How to Plan a Socratic Seminar

Head of Content and Curriculum, Julie, shares a step-by-step process for planning a Socratic Seminar. If you have always wanted to try one, but aren’t sure how to get started, this post is for you.

Updated on: September 17, 2019

How to Plan a Socratic Seminar by Julie Mason, Head of Content

Picture this: Desks are arranged in a circle. Students are seated, and engaged in a lively discussion of a text. You are observing silently from the back of the room. Students are building on each others’ ideas, asking clarifying questions, and citing examples from the text to support their assertions. 

It’s a beautiful picture, right? 

Socratic Seminars can be more than a teacher’s dream. They can become your reality. 

A Socratic Seminar is…

A formal discussion where students are given open-ended questions to discuss in advance. Students take time to prepare notes and find evidence from the text to use in the discussion. The discussion is led and facilitated by students. During the discussion students listen actively, think critically, articulate their ideas and build on their classmates’ ideas. 

Here are the steps for planning a Socratic Seminar.

Planning Step #1: Choose The Text

A Socratic Seminar is grounded in the discussion of a text. Because the seminar involves preparation, it is important that you select a text that students have either just finished reading or are in the process of reading. I often recommend that the first time you try a Socratic Seminar that you choose a series of passages or chapters, which makes preparation less time-consuming and daunting for students. 

Planning Step #2: Write The Open-Ended Questions

Once your students are more comfortable with Socratic Seminars, you may provide them with the opportunity to write the questions themselves. However, when you are first beginning this process, I recommend that you write the questions students will discuss. These questions need to be open-ended and provocative so that they will result in a lively discussion.

Planning Step # 3: Provide Students With Ample Time To Prepare

Give the questions to your students in advance so that they have time to prepare for the seminar. Provide them with handouts or a process where they can gather notes and evidence from the text to support their responses to the questions.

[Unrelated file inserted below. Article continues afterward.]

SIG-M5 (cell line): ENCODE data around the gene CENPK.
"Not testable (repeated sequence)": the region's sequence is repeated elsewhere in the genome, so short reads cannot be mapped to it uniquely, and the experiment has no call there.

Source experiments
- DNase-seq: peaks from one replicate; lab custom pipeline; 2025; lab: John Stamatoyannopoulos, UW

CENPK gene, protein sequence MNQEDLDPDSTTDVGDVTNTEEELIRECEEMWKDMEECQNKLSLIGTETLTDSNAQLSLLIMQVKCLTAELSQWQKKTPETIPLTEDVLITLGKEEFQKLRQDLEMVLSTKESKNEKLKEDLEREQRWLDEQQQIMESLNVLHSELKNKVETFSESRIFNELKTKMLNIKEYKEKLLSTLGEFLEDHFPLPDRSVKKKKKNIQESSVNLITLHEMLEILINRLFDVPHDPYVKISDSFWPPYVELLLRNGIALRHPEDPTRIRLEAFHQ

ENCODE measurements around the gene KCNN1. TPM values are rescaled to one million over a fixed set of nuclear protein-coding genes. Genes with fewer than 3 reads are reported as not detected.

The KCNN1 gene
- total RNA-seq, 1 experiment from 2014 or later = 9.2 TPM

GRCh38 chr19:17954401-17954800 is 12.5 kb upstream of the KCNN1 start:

Planning Step #4: Break Down And Model The Process 

It is important to make the process transparent for students so they know what to expect. Walk them through how the Socratic Seminar will work, and answer any questions that they have. Some teachers do a practice seminar where they will jump in and guide the students through the process. 

Planning Step #5: Create A Rubric

It is important that students know the criteria you are going to use to assess their preparation, participation, and engagement in the seminar. Create a rubric that you give to them when you hand out the questions so that the expectations are clear. 

Planning Tip #6: Learn The Best Practices

You don’t know what you don’t know. While you will mostly be a silent observer, it is important that you create a structure for the seminar so that students can effectively facilitate it. Some teachers have an inner and outer circle. This is a best practice because it is challenging to hear from everyone or have a meaningful discussion if the group is too large. With this structure, the students in the inner circle are discussing, and the students in the outer circle are observing the discussion. After two questions, the circles swap. Some teachers will ask the outer circle to use the rubric and assess the inner circle to hold them accountable for active listening. 

Planning Tip #7: Be Open To Feedback and Changes

It is likely that everything won’t go as planned the first time you try a Socratic Seminar. Ask students for feedback on their experience. You may get some great ideas about changes that you need to make. Know that it is ok to make changes as needed so the process is more effective and engaging for your students.

Do you use Socratic Seminars in your classroom? Share with us on Instagram, Facebook, Twitter, and Pinterest.

Julie Mason is the Head of Content and Curriculum for TeacherVision. She brings expertise in blended and personalized learning, instructional coaching, and curriculum design to the role. She was a middle and high school English teacher for eight years and most recently taught at Dana Hall, an all-girls school in Wellesley, MA. She was a blended and personalized learning instructional coach for K-12 teachers at BetterLesson for two years, and she has presented at The National Principals Conference, ISTE, and ASCD where she shared her expertise on how instructional coaching builds teacher capacity in K-12 schools. She has extensive experience designing and facilitating professional development for teachers, and she oversees the TeacherVision advisory board.

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